Android N is Nougat and not Nutella, but what's in a name?

Well, this time was no different, except that the company was open to suggessions. The name is , no its not Nutella or Nankatai, it is 'Nougat'. We didn't see a lot of applause coming in for that, now.

Google has been following a similar pattern the last couple of years with its Android naming process. They go sequentially down the alphabet and you guess the name. There are suggestions and requests made and then finally, Google releases the name after some months of pondering. Well, this time was no different, except that the company claims that they were open to suggestions. The name is, and no, it's not Nutella or Nankatai, it's 'Nougat'. We didn't see a lot of applause coming in for that, now.

Just in case you're unsure, here's how you pronounce it: ˈnuːɡɑː.

Not-so-long-ago, Google invited its fans to suggest names for the upcoming iteration of Android OS. While Nutella and New York Cheesecake made it to the top of the list, many Indians also petitioned Sundar Pichai for Nankatai, Neyappam (there was also a, seemingly a full-fledged campaign) and so on.

But, none were picked and the company went ahead with Nougat, which makes us wonder if that was the only option to begin with!

Now, Nougat isn't particularly and arguably popular, and Twitter reactions will vouch for it. In the past too, we have seen a group of students from IIT-Kharagpur – which also happens to be Pichai’s alma mater – lobbying for Android to be named Lassi. The yogurt-based drink was proposed by the group in an open letter. Not that we were rooting for Nankatai, but we also have doubts about Nougat being a poll-driven choice. Now, you (and me) may not like the  new name, but some are definitely rejoicing over their favourite dessert.

And, then again, what's in a name? As long as Google gives us a refreshing change and some nifty features with the new OS, which is now in a stable beta, why would we care? So what does Android Nougat have to offer? Here are some of the highlights.

Split-screen multitasking

The highlight of Android N is split-screen multitasking. This means that the device screen can show two different apps simultaneously, and video apps will support picture-in-picture mode. The system fills the screen with two apps, showing them either side-by-side or one-above-the-other. The user can drag the dividing line separating the two in order to make one app larger and the other smaller. Manufacturers of larger devices will be able to choose to enable freeform mode, allowing users to freely resize each activity. If the manufacturer enables this feature, the device offers freeform mode in addition to split-screen mode.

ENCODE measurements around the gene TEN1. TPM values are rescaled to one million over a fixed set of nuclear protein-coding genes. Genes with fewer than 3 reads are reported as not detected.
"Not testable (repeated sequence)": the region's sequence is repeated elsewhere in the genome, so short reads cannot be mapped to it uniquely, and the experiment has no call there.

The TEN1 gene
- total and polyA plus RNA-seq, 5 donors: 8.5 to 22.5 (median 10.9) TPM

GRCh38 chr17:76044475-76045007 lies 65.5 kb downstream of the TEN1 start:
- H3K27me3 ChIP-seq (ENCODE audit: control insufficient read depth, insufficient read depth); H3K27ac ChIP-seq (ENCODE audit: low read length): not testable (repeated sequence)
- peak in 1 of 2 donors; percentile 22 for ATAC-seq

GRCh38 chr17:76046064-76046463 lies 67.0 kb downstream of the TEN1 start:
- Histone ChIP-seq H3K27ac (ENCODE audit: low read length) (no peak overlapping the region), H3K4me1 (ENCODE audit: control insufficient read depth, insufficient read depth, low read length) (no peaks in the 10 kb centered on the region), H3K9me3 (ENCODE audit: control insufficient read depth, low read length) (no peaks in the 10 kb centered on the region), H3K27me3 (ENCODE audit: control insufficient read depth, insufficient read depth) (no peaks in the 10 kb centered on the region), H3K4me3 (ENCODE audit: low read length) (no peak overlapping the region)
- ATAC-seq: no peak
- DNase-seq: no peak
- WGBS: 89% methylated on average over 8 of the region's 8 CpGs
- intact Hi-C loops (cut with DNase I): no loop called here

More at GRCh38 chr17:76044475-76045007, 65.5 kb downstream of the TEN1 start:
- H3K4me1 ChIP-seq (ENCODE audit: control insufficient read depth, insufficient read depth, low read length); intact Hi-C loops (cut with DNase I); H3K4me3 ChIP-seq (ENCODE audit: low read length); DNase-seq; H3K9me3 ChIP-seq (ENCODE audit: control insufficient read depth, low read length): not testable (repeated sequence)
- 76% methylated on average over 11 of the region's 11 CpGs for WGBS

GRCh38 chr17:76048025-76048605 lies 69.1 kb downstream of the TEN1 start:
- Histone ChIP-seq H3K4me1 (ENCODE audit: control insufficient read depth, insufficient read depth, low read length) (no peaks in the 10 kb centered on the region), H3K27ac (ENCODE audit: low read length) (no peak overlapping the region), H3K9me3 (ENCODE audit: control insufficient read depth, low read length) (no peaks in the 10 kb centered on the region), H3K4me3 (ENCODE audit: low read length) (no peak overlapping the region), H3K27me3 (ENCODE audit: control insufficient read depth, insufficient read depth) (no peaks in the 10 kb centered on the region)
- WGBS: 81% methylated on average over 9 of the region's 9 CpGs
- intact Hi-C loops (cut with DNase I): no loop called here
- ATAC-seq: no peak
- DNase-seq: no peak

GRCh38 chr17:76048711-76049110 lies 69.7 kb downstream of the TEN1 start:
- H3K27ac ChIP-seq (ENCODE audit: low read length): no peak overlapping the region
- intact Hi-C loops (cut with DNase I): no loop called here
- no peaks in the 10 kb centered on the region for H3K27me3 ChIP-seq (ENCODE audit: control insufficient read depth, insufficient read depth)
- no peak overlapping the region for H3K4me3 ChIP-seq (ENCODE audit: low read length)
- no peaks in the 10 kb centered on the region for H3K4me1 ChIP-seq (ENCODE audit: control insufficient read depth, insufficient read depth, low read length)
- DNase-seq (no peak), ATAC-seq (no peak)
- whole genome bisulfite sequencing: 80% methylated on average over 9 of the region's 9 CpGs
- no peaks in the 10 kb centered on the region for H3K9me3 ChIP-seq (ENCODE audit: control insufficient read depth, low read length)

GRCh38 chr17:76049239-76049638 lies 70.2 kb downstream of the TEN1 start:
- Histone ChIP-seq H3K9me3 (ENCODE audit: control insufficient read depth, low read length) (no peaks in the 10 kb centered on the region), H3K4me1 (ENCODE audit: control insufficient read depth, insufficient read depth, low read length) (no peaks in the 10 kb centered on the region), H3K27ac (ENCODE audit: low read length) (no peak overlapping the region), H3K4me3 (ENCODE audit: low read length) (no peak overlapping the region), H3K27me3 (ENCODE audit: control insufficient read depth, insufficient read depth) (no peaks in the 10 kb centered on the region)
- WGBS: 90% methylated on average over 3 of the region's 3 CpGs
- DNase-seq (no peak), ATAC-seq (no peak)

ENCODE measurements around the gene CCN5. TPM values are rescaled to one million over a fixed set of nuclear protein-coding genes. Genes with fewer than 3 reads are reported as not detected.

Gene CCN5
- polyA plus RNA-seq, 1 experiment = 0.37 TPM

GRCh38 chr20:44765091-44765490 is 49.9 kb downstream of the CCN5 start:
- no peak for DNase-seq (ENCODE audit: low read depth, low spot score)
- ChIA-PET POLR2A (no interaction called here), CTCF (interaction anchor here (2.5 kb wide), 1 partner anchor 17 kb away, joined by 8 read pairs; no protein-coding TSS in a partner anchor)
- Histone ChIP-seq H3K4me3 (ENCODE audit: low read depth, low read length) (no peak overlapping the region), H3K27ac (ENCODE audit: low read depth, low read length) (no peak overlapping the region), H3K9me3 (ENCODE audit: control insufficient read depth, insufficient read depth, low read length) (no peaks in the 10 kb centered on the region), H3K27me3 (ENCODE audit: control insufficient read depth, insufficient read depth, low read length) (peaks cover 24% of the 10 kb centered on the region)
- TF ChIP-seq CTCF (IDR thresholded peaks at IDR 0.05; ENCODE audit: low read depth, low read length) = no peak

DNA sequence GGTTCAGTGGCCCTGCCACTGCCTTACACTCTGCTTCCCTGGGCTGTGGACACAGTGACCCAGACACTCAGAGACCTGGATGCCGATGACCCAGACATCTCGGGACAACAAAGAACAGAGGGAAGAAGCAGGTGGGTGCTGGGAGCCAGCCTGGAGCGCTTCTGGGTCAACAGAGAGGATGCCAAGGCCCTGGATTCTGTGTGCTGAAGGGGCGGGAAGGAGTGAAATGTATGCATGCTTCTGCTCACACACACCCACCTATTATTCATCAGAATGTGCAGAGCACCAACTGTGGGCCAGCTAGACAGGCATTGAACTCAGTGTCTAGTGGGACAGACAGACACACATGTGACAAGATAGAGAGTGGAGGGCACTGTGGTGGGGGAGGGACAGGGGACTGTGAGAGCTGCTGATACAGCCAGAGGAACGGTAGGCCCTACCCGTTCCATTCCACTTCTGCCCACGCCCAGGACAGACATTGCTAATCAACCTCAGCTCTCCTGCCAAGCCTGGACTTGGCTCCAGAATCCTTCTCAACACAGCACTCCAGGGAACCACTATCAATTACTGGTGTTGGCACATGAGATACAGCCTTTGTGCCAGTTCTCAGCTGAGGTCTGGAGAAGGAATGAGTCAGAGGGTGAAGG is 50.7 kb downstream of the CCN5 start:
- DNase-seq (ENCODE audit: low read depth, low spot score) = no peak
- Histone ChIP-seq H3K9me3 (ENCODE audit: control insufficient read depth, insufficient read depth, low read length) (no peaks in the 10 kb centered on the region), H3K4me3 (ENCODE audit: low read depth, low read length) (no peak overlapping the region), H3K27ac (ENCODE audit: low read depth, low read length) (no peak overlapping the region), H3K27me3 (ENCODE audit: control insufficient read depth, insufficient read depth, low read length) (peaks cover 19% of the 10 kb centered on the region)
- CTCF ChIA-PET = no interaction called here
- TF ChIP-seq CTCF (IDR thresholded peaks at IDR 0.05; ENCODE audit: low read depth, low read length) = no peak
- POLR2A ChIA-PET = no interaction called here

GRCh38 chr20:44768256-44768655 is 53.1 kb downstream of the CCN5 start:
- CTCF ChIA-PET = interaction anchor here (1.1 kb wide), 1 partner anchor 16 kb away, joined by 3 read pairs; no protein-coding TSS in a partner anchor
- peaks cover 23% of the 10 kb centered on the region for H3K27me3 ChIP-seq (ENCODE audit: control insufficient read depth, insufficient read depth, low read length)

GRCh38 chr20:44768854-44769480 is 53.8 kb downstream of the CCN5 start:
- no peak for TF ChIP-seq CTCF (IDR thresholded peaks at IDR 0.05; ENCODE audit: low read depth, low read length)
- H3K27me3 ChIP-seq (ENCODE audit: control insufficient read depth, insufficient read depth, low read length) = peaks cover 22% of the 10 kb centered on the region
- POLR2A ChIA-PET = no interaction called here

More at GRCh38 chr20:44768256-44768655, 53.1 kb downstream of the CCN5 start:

You can now reply directly from notifications and the interface will let you see more app information than what you did previously. The Direct Reply feature will let you quickly respond to text messages or update task lists within the notification interface. The inline reply action is an additional button attached to the notification. There is also something called ‘Bundled Notifications’ that groups notifications from the same app together. Grouped notifications can be expanded into notifications by tapping the new expansion button or a two-finger gesture.

Project Svelte – reducing RAM usage

Project Svelte is an ongoing effort by Google to minimize RAM use by system and apps across the range of Android devices in the ecosystem. In Android N, Project Svelte is focused on optimizing the way apps run in the background.

Quick Settings

In Android N, Google has expanded the scope of Quick Settings and added more room for additional Quick Settings tiles that can accessed across a paginated display area by swiping left or right. Google also lets you choose which Quick Settings tiles appear and where they are displayed, allowing users to add or move tiles just by dragging and dropping them.

Android TV
Android N will add the ability to record and playback content from Android TV input services via new recording APIs.

Android for Work
Android for Work has been updated with a new feature and APIs for devices running Android N. Profile owners can specify a separate security challenge for apps running in the work profile. So, they can set distinct password policies for the work challenge – how long the PIN needs to be, fingerprint can be used to unlock the profile and likewise. Users can turn off Work mode, which will shut down the work profile and related activities. It now also includes the Always on VPN feature to ensure the work apps load only via a specified VPN.

What do you think of the new name: Andorid Nougat? Let us know in the comments section below.

P.S.: As CNET's Brian Tong points out, this might be the real reason we have an Android Nougat:


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